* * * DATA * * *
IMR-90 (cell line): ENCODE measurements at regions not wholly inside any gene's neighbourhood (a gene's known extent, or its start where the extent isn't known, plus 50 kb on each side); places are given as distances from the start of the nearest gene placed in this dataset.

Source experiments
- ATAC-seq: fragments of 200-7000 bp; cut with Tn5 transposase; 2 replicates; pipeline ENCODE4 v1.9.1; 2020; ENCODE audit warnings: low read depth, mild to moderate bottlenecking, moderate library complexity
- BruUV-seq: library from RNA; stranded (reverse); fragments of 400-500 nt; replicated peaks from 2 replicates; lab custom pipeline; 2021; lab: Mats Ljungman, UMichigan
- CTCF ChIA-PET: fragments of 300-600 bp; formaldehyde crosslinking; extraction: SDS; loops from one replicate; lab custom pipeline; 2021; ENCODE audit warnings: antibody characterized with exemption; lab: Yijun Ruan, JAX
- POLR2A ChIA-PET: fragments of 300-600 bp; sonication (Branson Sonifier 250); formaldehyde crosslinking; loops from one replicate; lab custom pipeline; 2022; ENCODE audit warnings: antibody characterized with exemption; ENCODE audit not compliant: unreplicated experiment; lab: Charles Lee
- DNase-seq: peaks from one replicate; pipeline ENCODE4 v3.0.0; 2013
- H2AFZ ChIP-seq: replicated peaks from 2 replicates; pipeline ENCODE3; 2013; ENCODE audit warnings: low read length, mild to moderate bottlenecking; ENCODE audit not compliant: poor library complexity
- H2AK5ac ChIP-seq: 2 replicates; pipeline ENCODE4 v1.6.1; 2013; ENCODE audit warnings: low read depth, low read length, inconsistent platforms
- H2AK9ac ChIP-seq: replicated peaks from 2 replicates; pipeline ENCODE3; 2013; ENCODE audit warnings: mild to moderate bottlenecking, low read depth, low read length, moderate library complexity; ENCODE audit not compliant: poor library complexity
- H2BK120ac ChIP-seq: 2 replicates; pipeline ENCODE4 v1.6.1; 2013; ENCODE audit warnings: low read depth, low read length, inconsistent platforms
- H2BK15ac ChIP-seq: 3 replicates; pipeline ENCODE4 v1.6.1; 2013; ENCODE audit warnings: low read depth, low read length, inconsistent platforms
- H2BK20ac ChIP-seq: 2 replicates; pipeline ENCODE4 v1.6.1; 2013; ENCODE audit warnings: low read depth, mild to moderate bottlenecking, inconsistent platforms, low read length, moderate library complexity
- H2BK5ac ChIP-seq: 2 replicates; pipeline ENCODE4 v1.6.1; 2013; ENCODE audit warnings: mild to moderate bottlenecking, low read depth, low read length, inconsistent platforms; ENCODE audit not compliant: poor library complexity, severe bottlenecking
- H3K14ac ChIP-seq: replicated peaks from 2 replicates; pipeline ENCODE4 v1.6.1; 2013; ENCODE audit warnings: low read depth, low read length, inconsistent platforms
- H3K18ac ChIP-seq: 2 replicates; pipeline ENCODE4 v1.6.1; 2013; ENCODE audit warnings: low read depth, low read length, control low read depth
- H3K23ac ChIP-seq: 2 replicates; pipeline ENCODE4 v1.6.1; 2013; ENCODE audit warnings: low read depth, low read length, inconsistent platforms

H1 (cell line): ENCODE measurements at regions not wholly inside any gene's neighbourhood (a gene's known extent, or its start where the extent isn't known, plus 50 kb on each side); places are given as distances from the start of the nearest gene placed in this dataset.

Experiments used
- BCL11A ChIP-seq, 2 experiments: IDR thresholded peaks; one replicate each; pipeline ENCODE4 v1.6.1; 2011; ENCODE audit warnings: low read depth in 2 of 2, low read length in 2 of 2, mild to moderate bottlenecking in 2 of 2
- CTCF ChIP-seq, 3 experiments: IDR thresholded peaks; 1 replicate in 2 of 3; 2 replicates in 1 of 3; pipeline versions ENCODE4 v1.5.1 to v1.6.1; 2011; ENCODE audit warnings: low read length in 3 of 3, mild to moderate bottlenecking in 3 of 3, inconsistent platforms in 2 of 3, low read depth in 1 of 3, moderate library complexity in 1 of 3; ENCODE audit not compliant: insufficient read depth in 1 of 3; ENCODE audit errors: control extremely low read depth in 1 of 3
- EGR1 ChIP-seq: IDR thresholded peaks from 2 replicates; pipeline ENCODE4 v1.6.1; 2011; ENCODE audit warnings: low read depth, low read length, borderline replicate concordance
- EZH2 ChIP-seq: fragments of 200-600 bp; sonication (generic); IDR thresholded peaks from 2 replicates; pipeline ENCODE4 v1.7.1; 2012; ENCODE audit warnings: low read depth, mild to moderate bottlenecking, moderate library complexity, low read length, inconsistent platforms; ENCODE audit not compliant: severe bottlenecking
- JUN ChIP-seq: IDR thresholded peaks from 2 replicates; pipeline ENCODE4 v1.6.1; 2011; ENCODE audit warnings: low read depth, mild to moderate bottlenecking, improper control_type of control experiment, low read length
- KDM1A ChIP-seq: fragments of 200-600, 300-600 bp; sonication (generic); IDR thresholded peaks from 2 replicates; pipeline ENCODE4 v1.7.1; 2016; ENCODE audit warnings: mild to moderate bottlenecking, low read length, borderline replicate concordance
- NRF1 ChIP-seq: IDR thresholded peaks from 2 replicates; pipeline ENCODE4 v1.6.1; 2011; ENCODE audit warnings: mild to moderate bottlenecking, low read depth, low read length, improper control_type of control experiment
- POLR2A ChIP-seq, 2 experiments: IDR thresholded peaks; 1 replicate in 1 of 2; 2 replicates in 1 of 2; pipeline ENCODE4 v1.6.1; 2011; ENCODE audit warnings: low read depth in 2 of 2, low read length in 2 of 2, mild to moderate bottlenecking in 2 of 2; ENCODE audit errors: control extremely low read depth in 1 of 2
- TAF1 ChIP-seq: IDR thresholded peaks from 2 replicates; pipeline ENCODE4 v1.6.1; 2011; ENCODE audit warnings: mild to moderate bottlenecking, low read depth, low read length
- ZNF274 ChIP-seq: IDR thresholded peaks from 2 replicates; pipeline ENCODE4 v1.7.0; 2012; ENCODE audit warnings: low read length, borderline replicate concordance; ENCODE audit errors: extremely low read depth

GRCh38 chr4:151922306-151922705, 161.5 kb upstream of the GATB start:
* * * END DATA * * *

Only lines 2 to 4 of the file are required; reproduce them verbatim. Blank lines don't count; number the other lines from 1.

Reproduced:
Source experiments
- ATAC-seq: fragments of 200-7000 bp; cut with Tn5 transposase; 2 replicates; pipeline ENCODE4 v1.9.1; 2020; ENCODE audit warnings: low read depth, mild to moderate bottlenecking, moderate library complexity
- BruUV-seq: library from RNA; stranded (reverse); fragments of 400-500 nt; replicated peaks from 2 replicates; lab custom pipeline; 2021; lab: Mats Ljungman, UMichigan